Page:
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STARR Symposium: From a Young Feminist’s Point of View

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By Talyn Helman

Fast Tube by Casper
When I heard about this event, I’ll admit, I really thought it was going to be a man-bashing extravaganza. I’d never read any feminist literature, other than a few blogs and articles. I’d never heard of any of the women speaking at Women, Girls, Ladies. And as far as my understanding of feminism went, it was pretty basic: men try to put women down, we shouldn’t let them; women make less money than men still, and women earned the right to vote later than we should have. I was pretty uneducated. I signed up far ahead of the event, to interview spectators and record the event on a camcorder; mostly because I thought it’d be fun to play with the camera.

Since working at the Women’s Center, I’ve learned about a whole world I never even thought existed. I had no idea about all of these incredible, strong women who spent their lives trying to let other women know they could be powerful too! The STARR Symposiumwas an amazing experience for me, and opened my eyes to things I had never even thought about. The speakers were all authors and journalists for women’s websites, and were absolutely brilliant. The four women in Women, Girls, Ladies, were Gloria Feldt; Courtney E. Martin; Deborah Siegel; and Kristal Brent Zook.

Let me say first, I was completely wrong about the man-bashing. A lot of the conversation was actually directed at how women and men could share responsibilities and make relationships work, to help women balance their lives better. The speakers’ speeches and accomplishments were what really stayed with me after the symposium.

Gloria Feldt had three children before she was 20. She only realized she wanted to work for her rights as a woman after her youngest child. She spent thirty years working with Planned Parenthood, and retired as the President of the organization in 2005. She has written several books, multiple articles, has a successful blog, Heartfeldt, and is now one of the most well known speakers for women. She has just released her latest book; No Excuses; 9 Ways Women Can Change How We Think About Power.Feldt has appeared on many television shows (The Daily Show, O’Reilly, Good Morning America, just to name a few), written commentary for many of America’s top newspapers and magazines, such as, Washington Post, The New York Times, and Elle, and has been named Glamour’s Woman of the Year, and been added to Vanity’s Top 200 Women Leaders, Legends, and Trailblazers.

Courtney E Martin was 26 when she wrote her first book. She has just released her third book; Do It Anyway, The New Generation of Activists. Martin has written three books, co-written one more: Naked Truth: Young, Beautiful, and (HIV) Positive, that is now being turned into a feature film. She has appeared on numerous talk shows (Good Morning America, The Today Show, CNN, and others) and has received several awards for her writing. She is now an editor for

Deborah Siegel is a newly remarried, mother of year old twins. She has written  Sisterhood, Interrupted: From Radical Women to Grrls Gone Wild, co-edited another book, founded blog Girl W/Pen,  co-founded the web journal The Scholar & Feminist Online, and her newest venture, She-Writes, just turned 1 year old. Her writings have appeared in numerous newspapers and magazines, such as: The Washington Post, The Mother’s Movement Online, and many more.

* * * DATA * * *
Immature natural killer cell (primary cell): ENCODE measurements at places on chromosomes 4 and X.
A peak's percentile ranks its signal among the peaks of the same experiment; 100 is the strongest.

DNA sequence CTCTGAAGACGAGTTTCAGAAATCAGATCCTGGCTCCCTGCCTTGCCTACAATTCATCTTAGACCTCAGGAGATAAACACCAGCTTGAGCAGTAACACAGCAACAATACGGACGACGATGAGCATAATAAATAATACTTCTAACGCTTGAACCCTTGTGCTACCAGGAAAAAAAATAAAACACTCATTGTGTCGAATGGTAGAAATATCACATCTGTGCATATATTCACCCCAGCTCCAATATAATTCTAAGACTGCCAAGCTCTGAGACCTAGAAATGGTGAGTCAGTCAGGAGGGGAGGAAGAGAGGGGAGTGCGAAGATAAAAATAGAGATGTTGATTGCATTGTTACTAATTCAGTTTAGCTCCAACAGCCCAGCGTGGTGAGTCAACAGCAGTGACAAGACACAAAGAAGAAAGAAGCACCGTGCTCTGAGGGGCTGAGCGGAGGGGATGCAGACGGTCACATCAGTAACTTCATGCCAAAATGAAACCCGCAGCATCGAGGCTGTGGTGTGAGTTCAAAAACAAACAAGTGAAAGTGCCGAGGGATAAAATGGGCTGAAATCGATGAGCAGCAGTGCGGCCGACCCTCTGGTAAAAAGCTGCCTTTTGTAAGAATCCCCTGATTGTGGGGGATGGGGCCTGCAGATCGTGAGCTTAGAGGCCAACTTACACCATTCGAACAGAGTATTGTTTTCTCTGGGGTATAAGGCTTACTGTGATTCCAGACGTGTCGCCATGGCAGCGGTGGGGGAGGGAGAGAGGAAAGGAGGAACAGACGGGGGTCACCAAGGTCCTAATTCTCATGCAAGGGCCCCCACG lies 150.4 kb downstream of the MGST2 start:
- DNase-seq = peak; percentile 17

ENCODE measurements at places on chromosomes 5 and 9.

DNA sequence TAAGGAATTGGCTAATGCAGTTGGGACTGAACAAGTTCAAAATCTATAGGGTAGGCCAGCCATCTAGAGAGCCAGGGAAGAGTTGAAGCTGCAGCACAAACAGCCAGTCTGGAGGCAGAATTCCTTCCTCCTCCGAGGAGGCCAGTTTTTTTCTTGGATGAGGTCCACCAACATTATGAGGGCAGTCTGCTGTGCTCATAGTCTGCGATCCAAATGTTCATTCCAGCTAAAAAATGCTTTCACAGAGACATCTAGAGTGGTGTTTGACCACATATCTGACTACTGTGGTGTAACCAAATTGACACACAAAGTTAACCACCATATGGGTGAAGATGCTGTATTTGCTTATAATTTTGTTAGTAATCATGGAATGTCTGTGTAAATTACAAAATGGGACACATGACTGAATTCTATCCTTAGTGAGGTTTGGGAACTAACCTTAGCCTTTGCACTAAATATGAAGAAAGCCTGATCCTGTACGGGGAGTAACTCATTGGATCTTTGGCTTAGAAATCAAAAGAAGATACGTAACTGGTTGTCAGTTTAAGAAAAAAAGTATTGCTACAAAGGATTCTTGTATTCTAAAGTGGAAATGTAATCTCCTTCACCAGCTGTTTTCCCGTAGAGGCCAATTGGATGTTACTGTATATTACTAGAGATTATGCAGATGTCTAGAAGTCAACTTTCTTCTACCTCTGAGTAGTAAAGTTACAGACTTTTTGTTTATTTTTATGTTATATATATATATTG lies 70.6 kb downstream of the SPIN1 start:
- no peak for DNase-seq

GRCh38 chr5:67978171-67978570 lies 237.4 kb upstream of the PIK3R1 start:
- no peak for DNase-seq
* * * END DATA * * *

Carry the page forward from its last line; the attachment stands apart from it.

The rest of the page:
Kristal Brent Zook came from a small family, raised by her mother and grandmother. She went on to overcome obstacles such as men objectifying her in her work place, a fear of losing the control in her life, and is now a successful author, speaker and professor, with a healthy and happy relationship. She has written 3 books, her most recent being I See Black People: The Rise and Fall of African American-Owned Television and Radio. She is a professor of journalism at Hofstra University right now, as well as an active contributor to Essence Magazine.

These women have all risen to the top and achieved of their dreams. They are fantastic women for the new generation of feminists to emulate, and would serve as wonderful role models. Watching and listening to their conversation, and speaking to them myself, I find myself entering a new stage of social and self-awareness.

I have learned that what most people (men and women included) strive for, to have that perfect balance of life and work, is a near impossible idea. Where does work end and life begin? Isn’t your work part of your life? I like Ms. Brent Zook’s idea, instead of balance, why not work-life negotiation? As a college student, and a person living on her own for the first time, I find it nearly impossible to balance my work and my school (my social life has become a happy memory as I wade through pre-med requisites) if I look at them as two separate entities. I see that I need to stop trying to spread myself so thinly. Feldt said it best, ‘No one will love you anymore, if you use yourself up.’ I see this as, if I don’t manage to do everyone’s job in the office, or do everyone’s part in a group project, I should be able to trust that it will get done; the world will not end if I choose to take five minutes to myself in my day. Sharing responsibilities and the power to do things can make everyone’s life a little bit easier; allowing one to focus on things that make them truly happy. The STARR Symposium was, to me, a great awakening of the calm, negotiable, and strong feminist I can be.

Cross-posted at


3 thoughts on “STARR Symposium: From a Young Feminist’s Point of View”

  1. Hi Talyn,
    What an uplifting article.
    These strong women are amazing – very inspiring.
    I now aim to read more about them but, more important, to BE more like them 🙂

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